Microsoft deprecates some Edge features to improve and simplify its browser


Level 26
Thread author
Aug 17, 2017
Several days ago, Microsoft pushed Edge 117 to the Beta Channel for the final testing before the public rollout next month. The release contains a few important changes and enhancements, such as an improved Microsoft Edge for Business experience with the ability to switch from work to personal browsing, the new Smart Find feature, and E-tree in Wallet (speaking of questionable features). More importantly, Microsoft announced several feature deprecation: Math Solver, Picture Dictionary, Citations, Grammar Tools, and Kids Mode are niche-focused features, and it is unsurprising to see Microsoft ditching them for simplicity's sake.

Feature deprecation means Microsoft is no longer developing it, so users should not expect upgrades or substantial changes. Still, a deprecated feature may remain accessible before Microsoft permanently removes it (as it was with Windows 10's "My people" hub). Microsoft plans to release Edge 117 in the Stable channel on the week of September 14, 2023. It will be available on Windows 10, 11, macOS, and Linux. Those wanting to test early Edge updates can sign up for the Edge Insider program and download the latest Canary, Dev, or Beta version from the official website. Full release notes for Microsoft Edge 117 Beta are available here.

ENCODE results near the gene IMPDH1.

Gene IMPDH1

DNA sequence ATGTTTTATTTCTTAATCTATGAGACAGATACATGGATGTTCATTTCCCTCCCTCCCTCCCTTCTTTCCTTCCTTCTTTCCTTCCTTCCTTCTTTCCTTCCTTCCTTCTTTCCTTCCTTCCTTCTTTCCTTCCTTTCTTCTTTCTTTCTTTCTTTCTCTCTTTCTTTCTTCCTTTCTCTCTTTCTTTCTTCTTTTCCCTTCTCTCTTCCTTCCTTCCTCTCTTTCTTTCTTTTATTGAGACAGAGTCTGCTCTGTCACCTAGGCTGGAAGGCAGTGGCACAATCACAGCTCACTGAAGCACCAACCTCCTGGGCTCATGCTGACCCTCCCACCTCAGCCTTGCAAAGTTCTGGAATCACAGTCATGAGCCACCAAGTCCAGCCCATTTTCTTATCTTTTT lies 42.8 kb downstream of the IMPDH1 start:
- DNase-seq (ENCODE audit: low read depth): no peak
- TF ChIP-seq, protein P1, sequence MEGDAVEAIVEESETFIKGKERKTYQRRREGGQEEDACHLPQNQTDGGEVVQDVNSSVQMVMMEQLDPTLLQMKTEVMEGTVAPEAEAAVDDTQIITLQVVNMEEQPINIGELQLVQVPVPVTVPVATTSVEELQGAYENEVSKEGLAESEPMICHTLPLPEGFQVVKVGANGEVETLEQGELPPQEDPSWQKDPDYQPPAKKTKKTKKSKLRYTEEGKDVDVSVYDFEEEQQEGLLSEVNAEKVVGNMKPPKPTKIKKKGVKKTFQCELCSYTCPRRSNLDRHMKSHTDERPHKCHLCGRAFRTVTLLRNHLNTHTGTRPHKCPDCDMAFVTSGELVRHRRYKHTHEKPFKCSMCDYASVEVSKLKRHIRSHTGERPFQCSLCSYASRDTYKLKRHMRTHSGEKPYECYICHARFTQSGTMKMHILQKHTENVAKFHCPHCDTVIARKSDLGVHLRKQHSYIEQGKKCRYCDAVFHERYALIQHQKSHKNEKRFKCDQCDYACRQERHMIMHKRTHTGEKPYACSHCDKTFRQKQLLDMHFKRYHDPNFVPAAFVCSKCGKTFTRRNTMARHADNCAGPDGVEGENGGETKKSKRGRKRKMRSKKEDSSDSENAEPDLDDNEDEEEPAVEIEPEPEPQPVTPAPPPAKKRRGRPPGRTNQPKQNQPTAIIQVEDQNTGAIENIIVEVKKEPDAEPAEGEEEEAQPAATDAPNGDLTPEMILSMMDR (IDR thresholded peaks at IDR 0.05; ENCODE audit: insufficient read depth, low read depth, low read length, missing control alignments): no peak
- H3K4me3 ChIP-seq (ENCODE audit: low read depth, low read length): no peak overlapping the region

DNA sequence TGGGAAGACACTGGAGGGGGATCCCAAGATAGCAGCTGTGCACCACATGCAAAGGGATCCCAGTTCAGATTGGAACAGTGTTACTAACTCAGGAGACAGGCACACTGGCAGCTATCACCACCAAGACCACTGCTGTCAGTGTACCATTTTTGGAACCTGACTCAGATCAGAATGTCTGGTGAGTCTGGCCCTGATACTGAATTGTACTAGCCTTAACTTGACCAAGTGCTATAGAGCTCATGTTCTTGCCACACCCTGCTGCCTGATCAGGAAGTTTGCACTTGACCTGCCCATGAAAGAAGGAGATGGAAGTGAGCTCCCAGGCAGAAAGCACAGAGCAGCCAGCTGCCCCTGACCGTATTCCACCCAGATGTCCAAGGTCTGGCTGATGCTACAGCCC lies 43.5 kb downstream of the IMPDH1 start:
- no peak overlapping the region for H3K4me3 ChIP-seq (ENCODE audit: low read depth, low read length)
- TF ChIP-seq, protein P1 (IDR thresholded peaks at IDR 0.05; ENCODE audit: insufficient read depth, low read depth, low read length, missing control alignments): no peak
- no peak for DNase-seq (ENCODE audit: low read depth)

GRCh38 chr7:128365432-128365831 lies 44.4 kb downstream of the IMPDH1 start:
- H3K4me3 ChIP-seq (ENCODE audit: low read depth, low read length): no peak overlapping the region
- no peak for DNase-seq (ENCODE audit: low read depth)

ForgottenSeer 97327

Finally Microsoft is starting to realizing it sstrenghts.

Microsoft has two strongholds (related to the consumer browser market)
1. Their dominance in the business market.
Which moron at M$ decided to evade most group policy settings by signing in to the browser? Finally they stop adding bloat. Their stronghold is the corporate market, so they should offer the most secure no nonsense browser available on the desktop

2. Their X-box business line
Microsoft is cheating with lower startup times of Edge due to pre-loading. Dtop adding bloat, make it the fastest browser in the market. Microsoft is contneously buying game studios. Most gamers stick to the Windows OS because Games and GPU hardware. It should not be to difficult to develop a multi-platform cross sell strategy with all these M$ strenghts (offering services in every part of the underlying software infrastructure) where their browser Edge shines as the fastest no nonsense gaming browser available.

I bet a fair share of the home/desktop users outside those above two target audiences, might be attracted to a browser which focusses on its core functionality.

ForgottenSeer 97327

Reduction in features didn't last long, the 'Google Docs Offline' extension now helpfully installs itself :rolleyes:
Does not happen with group policy only allowing uBO as extension :) (y)


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